A disease quickly destroying coral along Florida's reef tract will reach Key West by fall, a university researcher said Tuesday.
The disease, which lacks a name and a definitive origin aside from some type of bacterial infection, is moving at such a fast clip that it's due to strike the southern end of the world's third-largest barrier reef within months.
“I feel like every talk I give, I’m the bearer of bad news the past few months,” said Karen Neely, a research scientist at Nova Southeastern University in Hollywood. “We still have a really long way to go to find a treatment. We have a lot of work to do.”
Neely was speaking at a gathering of the Florida Keys National Marine Sanctuary Advisory Council, which meets every two months in Marathon.
Digital Access For Only $0.99
For the most comprehensive local coverage, subscribe today.
The coral disease first appeared off Miami's Virginia Key in 2014 and began spreading north, south and west. But until November 2017, it appeared to stop at the east end of Marathon's Seven Mile Bridge. But it was discovered in the Lower Keys in mid-April.
“Over half of our species on the reef are susceptible to this disease,” Neely said.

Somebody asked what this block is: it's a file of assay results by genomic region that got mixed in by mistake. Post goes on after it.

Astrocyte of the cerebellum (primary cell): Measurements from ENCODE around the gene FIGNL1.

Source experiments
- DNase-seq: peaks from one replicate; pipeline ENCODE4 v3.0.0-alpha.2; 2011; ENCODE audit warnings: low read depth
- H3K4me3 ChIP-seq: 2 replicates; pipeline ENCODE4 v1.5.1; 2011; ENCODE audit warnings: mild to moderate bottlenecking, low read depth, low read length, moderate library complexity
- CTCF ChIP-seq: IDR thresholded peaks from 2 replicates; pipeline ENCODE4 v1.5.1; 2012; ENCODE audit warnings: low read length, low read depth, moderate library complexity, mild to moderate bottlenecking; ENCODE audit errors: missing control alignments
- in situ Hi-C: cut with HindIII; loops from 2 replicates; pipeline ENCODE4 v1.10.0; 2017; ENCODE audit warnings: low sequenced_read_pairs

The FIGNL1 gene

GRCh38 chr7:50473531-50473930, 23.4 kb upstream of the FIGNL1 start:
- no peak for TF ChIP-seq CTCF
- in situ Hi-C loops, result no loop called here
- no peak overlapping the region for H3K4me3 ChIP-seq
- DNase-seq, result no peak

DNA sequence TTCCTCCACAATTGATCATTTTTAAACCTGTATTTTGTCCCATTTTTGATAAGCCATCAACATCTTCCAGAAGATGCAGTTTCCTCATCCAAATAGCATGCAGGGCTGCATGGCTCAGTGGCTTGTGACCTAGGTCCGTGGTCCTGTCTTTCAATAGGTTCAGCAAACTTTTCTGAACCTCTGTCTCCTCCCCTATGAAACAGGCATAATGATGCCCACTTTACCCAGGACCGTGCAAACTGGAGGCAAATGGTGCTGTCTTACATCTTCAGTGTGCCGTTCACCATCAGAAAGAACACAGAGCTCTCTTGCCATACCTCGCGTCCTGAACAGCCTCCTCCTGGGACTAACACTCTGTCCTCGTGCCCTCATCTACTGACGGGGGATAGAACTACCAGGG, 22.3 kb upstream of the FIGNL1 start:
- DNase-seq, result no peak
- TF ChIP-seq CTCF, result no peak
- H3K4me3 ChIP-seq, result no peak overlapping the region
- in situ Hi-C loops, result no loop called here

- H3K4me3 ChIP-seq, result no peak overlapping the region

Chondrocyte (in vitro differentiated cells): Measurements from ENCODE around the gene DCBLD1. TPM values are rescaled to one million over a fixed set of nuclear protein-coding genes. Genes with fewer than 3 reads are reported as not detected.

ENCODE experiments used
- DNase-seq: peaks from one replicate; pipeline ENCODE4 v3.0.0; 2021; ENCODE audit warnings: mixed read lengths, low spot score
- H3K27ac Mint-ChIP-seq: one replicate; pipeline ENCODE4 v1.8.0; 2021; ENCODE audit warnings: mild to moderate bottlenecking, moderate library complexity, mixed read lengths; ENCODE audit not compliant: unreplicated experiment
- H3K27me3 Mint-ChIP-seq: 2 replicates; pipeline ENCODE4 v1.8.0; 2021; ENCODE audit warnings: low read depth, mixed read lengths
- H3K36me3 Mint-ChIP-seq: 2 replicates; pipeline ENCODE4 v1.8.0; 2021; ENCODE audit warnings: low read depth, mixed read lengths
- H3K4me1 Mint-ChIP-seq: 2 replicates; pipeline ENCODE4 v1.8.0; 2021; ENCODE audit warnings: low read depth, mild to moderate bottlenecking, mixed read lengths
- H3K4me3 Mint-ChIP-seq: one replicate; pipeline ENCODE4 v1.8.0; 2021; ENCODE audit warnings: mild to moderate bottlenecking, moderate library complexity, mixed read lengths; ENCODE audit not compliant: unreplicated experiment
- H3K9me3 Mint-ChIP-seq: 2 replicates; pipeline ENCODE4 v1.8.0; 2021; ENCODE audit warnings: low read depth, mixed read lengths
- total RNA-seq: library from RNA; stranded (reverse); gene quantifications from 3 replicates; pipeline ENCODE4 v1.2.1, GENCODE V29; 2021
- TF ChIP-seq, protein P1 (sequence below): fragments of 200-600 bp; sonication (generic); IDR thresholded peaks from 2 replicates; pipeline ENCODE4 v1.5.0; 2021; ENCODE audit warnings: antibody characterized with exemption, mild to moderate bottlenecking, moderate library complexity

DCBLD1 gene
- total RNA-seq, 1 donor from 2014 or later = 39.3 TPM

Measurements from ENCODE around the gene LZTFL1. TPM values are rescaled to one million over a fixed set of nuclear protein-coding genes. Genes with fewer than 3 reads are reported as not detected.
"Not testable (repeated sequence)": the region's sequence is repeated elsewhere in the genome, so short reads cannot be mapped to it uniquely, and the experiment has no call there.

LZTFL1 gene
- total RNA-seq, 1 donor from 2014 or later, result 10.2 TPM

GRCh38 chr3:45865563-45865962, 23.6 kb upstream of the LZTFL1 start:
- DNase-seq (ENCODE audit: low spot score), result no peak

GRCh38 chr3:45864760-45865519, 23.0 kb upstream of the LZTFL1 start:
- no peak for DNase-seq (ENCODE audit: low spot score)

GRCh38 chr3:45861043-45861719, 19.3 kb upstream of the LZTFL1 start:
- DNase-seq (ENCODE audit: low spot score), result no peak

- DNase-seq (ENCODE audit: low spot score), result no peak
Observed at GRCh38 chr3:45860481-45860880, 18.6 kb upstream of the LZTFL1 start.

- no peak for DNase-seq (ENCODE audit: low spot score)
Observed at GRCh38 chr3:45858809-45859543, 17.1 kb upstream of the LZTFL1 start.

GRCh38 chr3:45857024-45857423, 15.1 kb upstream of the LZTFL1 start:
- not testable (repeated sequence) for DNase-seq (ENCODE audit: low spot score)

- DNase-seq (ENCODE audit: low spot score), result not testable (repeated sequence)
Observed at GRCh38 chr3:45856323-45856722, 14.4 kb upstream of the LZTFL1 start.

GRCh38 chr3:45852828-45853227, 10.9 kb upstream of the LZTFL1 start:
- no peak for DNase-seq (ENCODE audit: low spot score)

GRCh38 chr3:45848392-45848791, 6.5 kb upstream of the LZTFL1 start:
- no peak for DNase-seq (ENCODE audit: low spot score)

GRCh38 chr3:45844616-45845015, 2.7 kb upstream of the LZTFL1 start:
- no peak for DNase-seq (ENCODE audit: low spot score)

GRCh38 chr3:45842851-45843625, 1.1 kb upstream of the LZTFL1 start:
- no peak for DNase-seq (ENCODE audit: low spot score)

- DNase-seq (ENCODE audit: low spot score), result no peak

A field test May 18 off Sombrero Beach in Marathon showed the destruction the disease had done to the west end of the reef.
“If you’ve been out to Sombrero, it’s lit up right now,” Neely said. “Everything is diseased.”
A large team effort of federal, state, university researchers and nonprofits has been focused on combating the disease.
“There’s a lot going on in response to this event and there has been for many years,” said Sarah Fangman, sanctuary superintendent. “Restoration is really important in the conversation as well. Some species aren’t as susceptible to this event. Can we be out planting?”
The sanctuary will host a coral workshop on the disease July 11-13 in Key Largo, Fangman said. The exact location hasn’t been determined yet.
The disease could seemingly have one of the most devastating impacts on the Florida Keys coral reef tract in modern times, said Michael P. Crosby, CEO and president of Mote Marine Laboratory.
While Neely ticked off a number of treatment experiments done on dying coral, including applying chlorine and epoxy, dousing water with antibiotic or a paste laced with antibiotics — which Neely said isn’t a feasible treatment in the ocean — Crosby said Mote's focus is on restoration, or the planting of new, resilient coral.
Restoration is the answer, he said, and that requires financing to get things moving.
In recent years, Mote alone has planted 35,000 coral with plans to plant 25,000 more this year.
“We are fairly confident the science and technology we’ve been working diligently on for a number of years does provide the answers for how we are going to respond to this massive disease situation," Crosby said.
“This disease is really causing large-scale loss of remaining coral cover,” Crosby said. “We need to respond to this now.”